Hi everyone,

I just bought a Wellue O2 ring to wear during the night. I'll probably return it due to accuracy issues, but thought I would ask here first.

I am paced at 60-130, and use CPAP.

According to the graphs generated by the ring, my pulse will dip down to 46. If I am paced at a minimum of 60, is it possible for my pulse rate to go down that far below? I trust the PM more than the ring.




by Tracey_E - 2024-01-12 08:36:43

Pacers can throw off the count, yes. Sometimes there are little beats between the full beats (pvc) that it misses, sometimes the pacing confuses it. I've had devices count beats as well as pacing spikes so it said I was well over 200. I returned a heart rate monitor once that kept saying I had no heart rate. Your pacer is the more dependable of the two!

That said, it's not uncommon to sometimes go a bit below 60. It's not set in beats per minute, but one beat per second. Over the course of a minute, that will be near to 60 but not always exactly. So, if it says 57 or 58, that can be accurate.


by fredaosss - 2024-01-12 09:58:55

Thanks. Makes sense. 


by piglet22 - 2024-01-13 04:30:12

We have to be careful here.

What you are describing is the sort of symptom you could get with ectopics (PVCs or PACs).

Ectopics will certainly impact on your apparent pulse rate and taking a radial pulse can reveal an erratic pulse with weak or skipped beats.

You can have an IPG base rate of 70 BPM and ectopics will take that down to 40 or less. It can result in physical symptoms like dizziness and blackouts.

Technically, the pacemaker is working as it should, it just can't cope with ectopics.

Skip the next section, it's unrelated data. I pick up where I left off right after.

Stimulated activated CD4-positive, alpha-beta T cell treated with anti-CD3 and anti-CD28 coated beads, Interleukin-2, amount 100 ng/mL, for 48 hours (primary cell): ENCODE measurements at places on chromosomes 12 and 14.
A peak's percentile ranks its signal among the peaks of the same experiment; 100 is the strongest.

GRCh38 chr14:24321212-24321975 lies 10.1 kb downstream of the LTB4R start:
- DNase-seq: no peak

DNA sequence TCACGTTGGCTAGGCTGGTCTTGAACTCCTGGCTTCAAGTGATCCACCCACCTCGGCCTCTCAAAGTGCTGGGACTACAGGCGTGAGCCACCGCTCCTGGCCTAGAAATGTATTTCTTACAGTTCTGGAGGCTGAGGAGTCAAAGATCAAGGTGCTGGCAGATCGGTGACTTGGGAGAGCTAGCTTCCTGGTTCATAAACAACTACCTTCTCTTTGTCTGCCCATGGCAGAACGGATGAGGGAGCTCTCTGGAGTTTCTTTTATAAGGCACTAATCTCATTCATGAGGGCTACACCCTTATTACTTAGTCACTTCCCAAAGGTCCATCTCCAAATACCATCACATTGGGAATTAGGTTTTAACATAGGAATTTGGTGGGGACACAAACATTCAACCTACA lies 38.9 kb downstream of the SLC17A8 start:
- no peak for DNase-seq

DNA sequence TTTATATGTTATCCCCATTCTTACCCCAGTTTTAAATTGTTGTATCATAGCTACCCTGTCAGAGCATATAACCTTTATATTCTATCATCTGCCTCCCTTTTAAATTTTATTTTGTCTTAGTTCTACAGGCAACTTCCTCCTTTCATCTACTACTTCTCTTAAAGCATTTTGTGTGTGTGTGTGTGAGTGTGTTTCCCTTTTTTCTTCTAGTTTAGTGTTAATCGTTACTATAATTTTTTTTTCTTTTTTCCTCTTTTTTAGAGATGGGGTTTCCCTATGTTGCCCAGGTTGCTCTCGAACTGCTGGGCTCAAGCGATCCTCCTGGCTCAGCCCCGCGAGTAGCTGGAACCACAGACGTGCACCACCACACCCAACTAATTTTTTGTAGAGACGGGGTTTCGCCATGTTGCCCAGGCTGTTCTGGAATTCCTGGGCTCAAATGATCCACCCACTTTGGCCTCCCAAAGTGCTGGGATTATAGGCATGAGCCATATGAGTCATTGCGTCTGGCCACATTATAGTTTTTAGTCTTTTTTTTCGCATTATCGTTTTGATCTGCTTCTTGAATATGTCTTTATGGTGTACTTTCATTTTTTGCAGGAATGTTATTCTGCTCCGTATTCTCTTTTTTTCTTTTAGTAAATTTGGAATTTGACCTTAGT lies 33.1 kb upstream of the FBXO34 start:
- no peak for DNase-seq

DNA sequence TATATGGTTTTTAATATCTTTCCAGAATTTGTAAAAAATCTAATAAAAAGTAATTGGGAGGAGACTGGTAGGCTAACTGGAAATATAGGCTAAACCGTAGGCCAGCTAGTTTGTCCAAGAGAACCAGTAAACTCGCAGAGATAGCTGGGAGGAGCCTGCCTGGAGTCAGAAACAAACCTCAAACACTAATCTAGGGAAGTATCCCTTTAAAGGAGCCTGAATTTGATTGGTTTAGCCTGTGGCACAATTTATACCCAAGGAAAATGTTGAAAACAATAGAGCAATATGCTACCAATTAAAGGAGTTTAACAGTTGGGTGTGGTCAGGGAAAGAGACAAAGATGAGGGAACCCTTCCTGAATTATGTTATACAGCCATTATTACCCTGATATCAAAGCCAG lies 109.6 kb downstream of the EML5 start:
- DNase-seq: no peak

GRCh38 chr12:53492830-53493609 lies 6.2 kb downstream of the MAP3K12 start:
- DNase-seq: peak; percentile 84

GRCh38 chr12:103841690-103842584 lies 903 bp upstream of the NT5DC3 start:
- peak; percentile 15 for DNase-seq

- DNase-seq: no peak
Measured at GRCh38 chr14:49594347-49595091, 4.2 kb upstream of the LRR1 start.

That's one scenario.

In order of confidence in home pulse monitoring, palpable and blood pressure monitors are reliable. Palpable means fingers.

My BP monitor reliably reports ectopics.

The oximeter is not good when it comes to ectopics. It might indicate that something different is going on but I don't trust vthe figures.

Your description does fit ectopics but it might be something else, or nothing.

If you can, when you get these episodes, feel your pulse or use a BP monitor.

For normal patients, a cheap self contained oximeter or an electronic BP monitor work fine and are widely used in GP surgeries.

Just be wary with pacemakers.

Sleeping heart rate

by Selwyn - 2024-01-13 15:44:57

You will find some pacemakers can be set for sleep so that the sleep rate is less than the lower limit rate.


I hope this answers your question Fredaosss.

The idea is to prolong battery life.


Sleeping rate

by piglet22 - 2024-01-14 05:46:54


If the pacemaker has this facility and is set, plus the patient is informed of it, that's fine.

When it starts when nothing has been set or after years of not experiencing the symptoms then sometimes has changed.

A year ago ectopics started interfering with my base rate and sleep or relaxation was the common factor.

I hadn't had any problems for 18 years or 8 years on the current device.

As well as being scary, it produced very real symptoms like intense dizziness and involuntary falls

Unusual oximeter or BP monitor readings are a good indicator that something is going on.

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